Proletarian Myth and Political Mobilization: The ‘Kampf-gruppen der Arbeiterklasse’ (Working-Class Combat Groups) in the GDR 1953–1989/90


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ABSTRACT

Political myths played a crucial role in the legitimation process of the German Democratic Republic. The ‘Kampfgruppen der Arbeiterklasse’ – Combat Groups for short –created after the June-Uprising in 1953 were meant to materialise the myth of a united and pugnacious proletariat which would stand up to defend its ‘socialist achievements’ (‘sozialistische Errungenschaften’). On-going social ties at the grass-roots level proved as relevant for the support of the Combat Groups as local traditions. This points to invidual ‘spaces of experience’ (‘Erfahrungsräume’) which were crucial for ‘eigen-sinnige’ or ‘stubborn’ interest adoptions of the message of the Proletarian Myth. An analysis of the Combat Groups in this perspective thus promises information on the communication of a specific view on the political reality in ‘real existing Socialism’, as well as it illustrates how people at the grass-roots level adopted structures of power for themselves.

I

‘A ghost is haunting Europe’, quotes Erwin Geschonnek, commander of the workforce Combat Groups (‘Kampfgruppen der Arbeiterklasse’) in the German Democratic Republic (GDR), from the Communist Manifesto in a scene in the DEFA film ‘Stories of that Night’, 1967, when describing the mission of the Combat Groups in the course of the erection of the Berlin Wall, and adds, ‘Right now, we are this ghost’1. This reference to the charismatic moments of a revolutionary movement by the fictitious commander indicates the crucial role which political myths played in the legitimisation of Communist rule in the first German ‘Workers’ and ‘Peasants’ State (Münkler 1997).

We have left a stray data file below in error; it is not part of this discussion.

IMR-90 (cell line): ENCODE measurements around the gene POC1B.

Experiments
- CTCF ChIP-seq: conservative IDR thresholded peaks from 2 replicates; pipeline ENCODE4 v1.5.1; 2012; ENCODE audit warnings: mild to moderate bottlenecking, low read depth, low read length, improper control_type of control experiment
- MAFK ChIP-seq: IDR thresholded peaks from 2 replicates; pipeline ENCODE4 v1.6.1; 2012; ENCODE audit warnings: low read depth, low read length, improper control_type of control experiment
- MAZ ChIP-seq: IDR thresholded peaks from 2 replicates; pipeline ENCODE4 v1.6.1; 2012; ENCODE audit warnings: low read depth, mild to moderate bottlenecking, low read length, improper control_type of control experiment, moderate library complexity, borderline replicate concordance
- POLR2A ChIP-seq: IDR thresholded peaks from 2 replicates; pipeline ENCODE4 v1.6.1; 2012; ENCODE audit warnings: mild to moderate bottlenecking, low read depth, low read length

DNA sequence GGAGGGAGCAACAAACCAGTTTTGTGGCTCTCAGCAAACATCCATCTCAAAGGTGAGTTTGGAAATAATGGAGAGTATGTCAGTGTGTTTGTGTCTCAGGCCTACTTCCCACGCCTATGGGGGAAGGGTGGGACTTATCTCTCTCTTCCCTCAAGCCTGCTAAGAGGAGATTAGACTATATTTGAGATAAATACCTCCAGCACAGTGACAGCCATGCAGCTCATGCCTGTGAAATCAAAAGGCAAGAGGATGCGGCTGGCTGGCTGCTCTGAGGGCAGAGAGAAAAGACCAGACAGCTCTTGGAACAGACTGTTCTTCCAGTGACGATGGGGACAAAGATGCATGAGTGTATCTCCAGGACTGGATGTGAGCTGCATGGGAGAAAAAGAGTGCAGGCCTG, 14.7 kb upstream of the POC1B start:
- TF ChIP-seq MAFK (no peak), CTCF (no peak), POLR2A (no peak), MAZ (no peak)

The ‘Battle period of the KPD’ (Angress 1973) had its undeniable place in the collective memory of the GDR, serving to legitimise the political leadership as well as to present a particular viewpoint about political reality. These perceptual patterns, which constructed and reconstructed not only history but the legitimisation itself (Sabrow 2000: 14), were characteristically manifested in the Workforce Combat Groups. In recourse to the proletarian myth – the vision of a united and pugnacious workforce – the revolutionary traditions of the German workforce movement were kept alive and furthered.

Tracing the history of this organisation makes questioning the effectiveness of central elements such as ‘struggle’, ‘dedication’ and ‘sacrifice’ in the political culture (Rohe 1987, 1990) of ‘real existing Socialism’ possible since, although directly subordinate to the Socialist Unity Party, the Combat Groups recruited their members from both the SED as well as the non-organised workforce. The Combat Groups were meant to strengthen the class consciousness and the combat readiness of all ‘working people’ (‘Werktätigen’) in the GDR (Dünow 1958: 92ff.).

The failure of the SED (‘Sozialistische Einheitspartei Deutschland’ = Socialist Unity Party) to form a class conscious and loyal party militia through the Combat Groups became obvious, at the latest, in the course of events in the fall of 1989 when, although formed after the June Uprising in 1953 (Ruhpieper 2003; Grasshoff 2003) in a test case they were not compactly deployed against the protestors because the political leadership had doubts about the loyality of its fighters2. This shows, on the one hand, the precarious potency of political myths which are based on a comprehensible reference to the present (Zimmering 2000: 30; Dörner 1995: 19–97), but on the other hand it focuses on the day-to-day life contexts in which the fighters found themselves.